At this weekend’s Executive Board meeting for the California Democratic Party, the resolutions committee (hey, that’s me!) will be taking a look at the initiatives that will appear on the November ballot. There are some initiatives that should be rejected out of hand. The anti-marriage equality and the parental notification fall under this category. We’ve already rejected parental notification (twice!) and the CDP platform includes a plank supporting marriage equality.
But when there are 10+ initiatives on the ballot, there are some initiatives that aren’t as cut and dried. Chief among these is the “California Voters First” Initiative. I’ve written about this before, and I still think that not only is it a pseudo-reform, it’s a Republican-leaning pseudo-reform.
I call it a pseudo-reform simply because of the underlying demographics are moving in such a pattern that we are clumping on ideological grounds. The coasts will continue to vote more progressively while the inland areas will be more conservative. Given the constraint of drawing geographically contiguous districts, unless we want to start cutting horizontal swaths across the state, we won’t have competitive districts. Sure, we could make a handful of districts more competitive. One or two in the LA area, and maybe one in the Bay Area/Central Valley. And that’s out of 80 Assembly Seats.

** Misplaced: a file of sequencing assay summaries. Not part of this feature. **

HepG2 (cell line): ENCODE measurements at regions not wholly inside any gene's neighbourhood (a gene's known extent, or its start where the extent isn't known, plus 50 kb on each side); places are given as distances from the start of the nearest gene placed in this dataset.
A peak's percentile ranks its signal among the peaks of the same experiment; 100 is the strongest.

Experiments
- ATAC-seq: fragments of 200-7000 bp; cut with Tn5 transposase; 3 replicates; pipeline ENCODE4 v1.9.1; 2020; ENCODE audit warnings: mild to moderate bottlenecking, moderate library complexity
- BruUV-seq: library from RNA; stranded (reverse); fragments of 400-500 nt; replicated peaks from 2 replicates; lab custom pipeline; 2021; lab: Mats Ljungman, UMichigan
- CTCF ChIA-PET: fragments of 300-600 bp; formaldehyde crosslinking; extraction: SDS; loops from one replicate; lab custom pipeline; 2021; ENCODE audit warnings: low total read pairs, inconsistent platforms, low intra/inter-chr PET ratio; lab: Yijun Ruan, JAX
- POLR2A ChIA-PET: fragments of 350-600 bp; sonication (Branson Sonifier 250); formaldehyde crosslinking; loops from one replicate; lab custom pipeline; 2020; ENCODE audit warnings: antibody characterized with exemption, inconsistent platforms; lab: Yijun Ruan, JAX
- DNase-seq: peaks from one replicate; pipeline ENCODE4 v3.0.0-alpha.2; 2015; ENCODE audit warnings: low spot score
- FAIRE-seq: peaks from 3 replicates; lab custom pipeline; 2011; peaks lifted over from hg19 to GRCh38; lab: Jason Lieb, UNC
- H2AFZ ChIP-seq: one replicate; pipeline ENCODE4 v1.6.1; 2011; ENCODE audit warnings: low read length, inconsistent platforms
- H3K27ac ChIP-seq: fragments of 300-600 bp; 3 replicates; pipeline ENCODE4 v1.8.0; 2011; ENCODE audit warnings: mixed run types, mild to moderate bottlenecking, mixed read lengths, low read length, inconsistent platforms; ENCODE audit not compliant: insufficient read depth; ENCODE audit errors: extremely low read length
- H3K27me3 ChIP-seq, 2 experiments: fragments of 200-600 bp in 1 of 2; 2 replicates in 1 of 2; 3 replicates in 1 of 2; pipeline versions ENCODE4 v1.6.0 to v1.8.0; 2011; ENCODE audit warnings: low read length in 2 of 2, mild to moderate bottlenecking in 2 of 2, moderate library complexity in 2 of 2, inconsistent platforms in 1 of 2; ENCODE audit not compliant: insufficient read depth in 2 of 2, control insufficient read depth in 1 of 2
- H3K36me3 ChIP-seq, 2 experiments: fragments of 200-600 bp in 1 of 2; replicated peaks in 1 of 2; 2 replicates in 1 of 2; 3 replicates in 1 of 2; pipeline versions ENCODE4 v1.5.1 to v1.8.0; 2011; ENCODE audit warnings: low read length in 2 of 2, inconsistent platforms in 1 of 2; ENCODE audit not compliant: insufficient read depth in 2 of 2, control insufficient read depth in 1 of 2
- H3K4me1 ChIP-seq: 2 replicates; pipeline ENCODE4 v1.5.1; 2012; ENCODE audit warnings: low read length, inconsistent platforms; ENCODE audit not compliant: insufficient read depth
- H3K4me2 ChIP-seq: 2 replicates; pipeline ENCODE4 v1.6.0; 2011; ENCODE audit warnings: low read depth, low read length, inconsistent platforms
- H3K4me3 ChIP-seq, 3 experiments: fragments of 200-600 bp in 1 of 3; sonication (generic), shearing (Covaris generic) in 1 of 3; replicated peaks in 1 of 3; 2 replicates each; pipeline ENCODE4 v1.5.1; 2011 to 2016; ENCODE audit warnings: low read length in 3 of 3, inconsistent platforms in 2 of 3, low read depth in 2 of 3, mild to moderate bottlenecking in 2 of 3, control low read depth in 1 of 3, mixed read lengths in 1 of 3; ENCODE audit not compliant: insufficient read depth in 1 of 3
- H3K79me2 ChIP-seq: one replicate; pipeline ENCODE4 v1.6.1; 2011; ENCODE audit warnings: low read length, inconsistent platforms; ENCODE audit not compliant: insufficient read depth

The Republican leaning part? Well, it grants Republicans an equal voice in redistricting to Democrats and “Decline to Staters”. Well, it does for now. Basically, it grants the top two parties 5 seats each, and 4 seats to DTS/others:
“The Citizens Redistricting Commission shall consist of 14 members, as follows: five who are registered with the largest political party in California based on registration, five who are registered with the second largest political party in California based on registration, and four who are not registered with either of the two largest political parties in California based on registration.”
According to the latest registration figures, Democrats hold a 43.75%-32.53% registration advantage over the Republicans, with 19.4% declining to state a party. So Democrats have a very substantial registration advantage, yet Republicans have the SAME number of seats? What kind of fairness is that? Why do we afford one party a voice so disproportionate to their registration figures for so little gain.
Another concern with this initiative is that it completely ignores the possibility of a legitimate third party developing. So, if one party splits into two, say the Republicans eventually split into their social and fiscal conservative branches, only the larger branch would be represented, while the smaller branch would be forced to fight for the scraps of the 4 seats.
This is a poorly-formed solution in search of a problem. Redistricting is not the problem, and it would make little difference to the outcome. Do we need to improve the redistricting process? Yes, but, the solution is not to peg the process to the 2-party system while ceding power to the lesser party.
Brian Leubitz is the founder and publisher of Calitics, a progressive open source news organization for California politics. Prior to starting Calitics, he was an attorney and more recently he obtained a masters degree in public policy from the Goldman School of Public Policy at the Univeristy of California, Berkeley. This article is republished with his permission.